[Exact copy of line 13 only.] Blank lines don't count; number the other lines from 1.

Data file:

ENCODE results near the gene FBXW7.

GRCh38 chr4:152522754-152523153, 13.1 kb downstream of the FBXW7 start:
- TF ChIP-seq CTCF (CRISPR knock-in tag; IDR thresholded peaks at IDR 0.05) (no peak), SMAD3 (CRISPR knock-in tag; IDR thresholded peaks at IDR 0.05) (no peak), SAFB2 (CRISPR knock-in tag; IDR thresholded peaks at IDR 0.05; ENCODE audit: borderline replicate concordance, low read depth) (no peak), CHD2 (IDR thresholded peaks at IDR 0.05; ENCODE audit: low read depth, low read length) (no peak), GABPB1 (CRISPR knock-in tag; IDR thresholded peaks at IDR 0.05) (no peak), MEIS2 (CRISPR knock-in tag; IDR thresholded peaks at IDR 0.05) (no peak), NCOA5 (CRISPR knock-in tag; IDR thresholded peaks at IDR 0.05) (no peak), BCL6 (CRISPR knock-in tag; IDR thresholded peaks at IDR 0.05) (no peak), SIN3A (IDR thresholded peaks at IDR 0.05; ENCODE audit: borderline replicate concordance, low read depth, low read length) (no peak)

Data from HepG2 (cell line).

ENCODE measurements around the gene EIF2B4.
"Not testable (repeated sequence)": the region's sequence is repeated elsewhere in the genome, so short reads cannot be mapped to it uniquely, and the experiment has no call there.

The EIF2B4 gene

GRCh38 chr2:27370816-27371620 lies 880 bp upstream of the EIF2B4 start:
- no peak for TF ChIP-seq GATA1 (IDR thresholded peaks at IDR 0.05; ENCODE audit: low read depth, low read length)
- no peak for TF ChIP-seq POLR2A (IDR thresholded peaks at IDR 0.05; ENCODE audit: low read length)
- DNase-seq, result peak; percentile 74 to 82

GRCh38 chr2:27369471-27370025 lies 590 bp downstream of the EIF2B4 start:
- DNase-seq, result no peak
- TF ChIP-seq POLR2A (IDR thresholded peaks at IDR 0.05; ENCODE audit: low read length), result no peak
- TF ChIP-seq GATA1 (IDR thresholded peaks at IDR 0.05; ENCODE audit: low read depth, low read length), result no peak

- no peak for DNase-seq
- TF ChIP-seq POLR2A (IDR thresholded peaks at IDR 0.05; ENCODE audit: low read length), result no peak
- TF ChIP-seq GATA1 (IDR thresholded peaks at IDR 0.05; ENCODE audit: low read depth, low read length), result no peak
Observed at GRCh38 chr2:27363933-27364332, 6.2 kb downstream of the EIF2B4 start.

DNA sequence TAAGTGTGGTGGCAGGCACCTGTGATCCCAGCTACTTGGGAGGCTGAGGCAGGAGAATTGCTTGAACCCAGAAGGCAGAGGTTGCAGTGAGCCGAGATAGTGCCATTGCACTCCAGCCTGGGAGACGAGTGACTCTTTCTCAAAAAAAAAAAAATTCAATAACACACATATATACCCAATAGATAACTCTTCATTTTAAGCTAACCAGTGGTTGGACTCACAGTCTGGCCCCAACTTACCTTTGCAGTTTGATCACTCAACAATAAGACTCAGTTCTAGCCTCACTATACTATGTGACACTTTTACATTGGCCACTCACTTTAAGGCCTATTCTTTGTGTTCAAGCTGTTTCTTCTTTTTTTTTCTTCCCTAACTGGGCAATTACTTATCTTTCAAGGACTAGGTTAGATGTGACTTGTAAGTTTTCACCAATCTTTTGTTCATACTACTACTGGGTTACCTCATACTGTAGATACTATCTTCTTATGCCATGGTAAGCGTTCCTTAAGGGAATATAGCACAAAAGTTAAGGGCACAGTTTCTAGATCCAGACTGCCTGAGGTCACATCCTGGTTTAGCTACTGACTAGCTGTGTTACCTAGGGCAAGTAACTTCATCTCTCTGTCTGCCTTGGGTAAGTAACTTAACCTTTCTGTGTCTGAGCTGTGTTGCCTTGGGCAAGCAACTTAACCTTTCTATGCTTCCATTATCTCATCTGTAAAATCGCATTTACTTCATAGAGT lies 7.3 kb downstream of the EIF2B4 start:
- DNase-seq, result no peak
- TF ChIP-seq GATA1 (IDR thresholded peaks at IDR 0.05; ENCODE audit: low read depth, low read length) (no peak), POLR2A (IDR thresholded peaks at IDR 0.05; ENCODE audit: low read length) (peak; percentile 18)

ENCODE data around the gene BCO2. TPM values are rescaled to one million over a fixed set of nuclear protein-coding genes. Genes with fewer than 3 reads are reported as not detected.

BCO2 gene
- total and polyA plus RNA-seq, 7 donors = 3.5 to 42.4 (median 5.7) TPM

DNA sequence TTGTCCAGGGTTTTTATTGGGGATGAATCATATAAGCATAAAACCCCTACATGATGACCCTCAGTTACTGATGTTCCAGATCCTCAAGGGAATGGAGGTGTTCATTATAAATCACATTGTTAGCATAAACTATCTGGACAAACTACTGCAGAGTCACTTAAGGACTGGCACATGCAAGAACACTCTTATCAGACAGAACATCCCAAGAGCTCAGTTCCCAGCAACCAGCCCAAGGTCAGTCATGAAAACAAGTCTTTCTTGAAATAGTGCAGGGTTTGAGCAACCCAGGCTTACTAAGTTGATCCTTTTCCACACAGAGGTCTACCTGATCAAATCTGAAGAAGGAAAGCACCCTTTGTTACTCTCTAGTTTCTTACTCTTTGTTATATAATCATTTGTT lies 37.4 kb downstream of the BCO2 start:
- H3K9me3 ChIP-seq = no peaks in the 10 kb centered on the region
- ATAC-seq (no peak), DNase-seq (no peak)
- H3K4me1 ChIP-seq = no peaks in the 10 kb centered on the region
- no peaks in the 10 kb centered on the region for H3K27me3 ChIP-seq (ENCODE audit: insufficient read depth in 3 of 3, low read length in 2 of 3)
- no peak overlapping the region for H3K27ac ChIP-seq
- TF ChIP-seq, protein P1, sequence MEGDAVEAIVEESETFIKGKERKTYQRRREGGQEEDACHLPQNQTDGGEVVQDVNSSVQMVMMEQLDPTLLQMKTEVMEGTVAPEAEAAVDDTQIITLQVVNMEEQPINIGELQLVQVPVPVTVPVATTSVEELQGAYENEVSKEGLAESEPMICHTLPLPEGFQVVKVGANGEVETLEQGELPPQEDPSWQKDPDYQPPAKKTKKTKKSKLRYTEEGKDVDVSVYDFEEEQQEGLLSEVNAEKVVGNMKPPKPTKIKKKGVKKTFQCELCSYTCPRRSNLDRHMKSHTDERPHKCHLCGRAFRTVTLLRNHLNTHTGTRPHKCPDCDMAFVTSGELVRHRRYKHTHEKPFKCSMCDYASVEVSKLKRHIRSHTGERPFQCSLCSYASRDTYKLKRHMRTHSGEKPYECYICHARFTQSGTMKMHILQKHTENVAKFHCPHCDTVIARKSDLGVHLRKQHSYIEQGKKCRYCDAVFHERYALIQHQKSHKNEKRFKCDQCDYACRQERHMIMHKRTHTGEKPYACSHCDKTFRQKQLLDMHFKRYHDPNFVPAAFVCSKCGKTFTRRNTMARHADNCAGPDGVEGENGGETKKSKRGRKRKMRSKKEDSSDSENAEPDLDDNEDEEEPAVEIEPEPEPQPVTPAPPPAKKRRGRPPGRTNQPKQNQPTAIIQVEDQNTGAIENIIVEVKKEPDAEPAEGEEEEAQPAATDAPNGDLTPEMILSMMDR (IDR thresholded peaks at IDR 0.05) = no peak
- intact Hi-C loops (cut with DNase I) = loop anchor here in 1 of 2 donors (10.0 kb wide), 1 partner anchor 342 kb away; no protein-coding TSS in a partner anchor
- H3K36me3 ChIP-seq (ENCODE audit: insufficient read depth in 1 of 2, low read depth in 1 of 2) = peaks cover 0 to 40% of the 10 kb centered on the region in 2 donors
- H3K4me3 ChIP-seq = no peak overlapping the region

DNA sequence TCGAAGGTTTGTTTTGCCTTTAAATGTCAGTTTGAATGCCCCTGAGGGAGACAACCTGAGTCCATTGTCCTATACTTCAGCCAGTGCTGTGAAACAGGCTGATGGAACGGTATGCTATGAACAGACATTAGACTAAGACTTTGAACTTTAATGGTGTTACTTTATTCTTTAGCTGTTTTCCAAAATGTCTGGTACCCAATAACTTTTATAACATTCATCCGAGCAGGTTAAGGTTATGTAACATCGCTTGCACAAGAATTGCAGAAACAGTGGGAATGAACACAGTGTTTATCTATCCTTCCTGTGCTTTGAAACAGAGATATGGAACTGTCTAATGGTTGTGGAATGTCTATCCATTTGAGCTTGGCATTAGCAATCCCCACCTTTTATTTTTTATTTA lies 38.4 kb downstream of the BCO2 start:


- DNase-seq, result no peak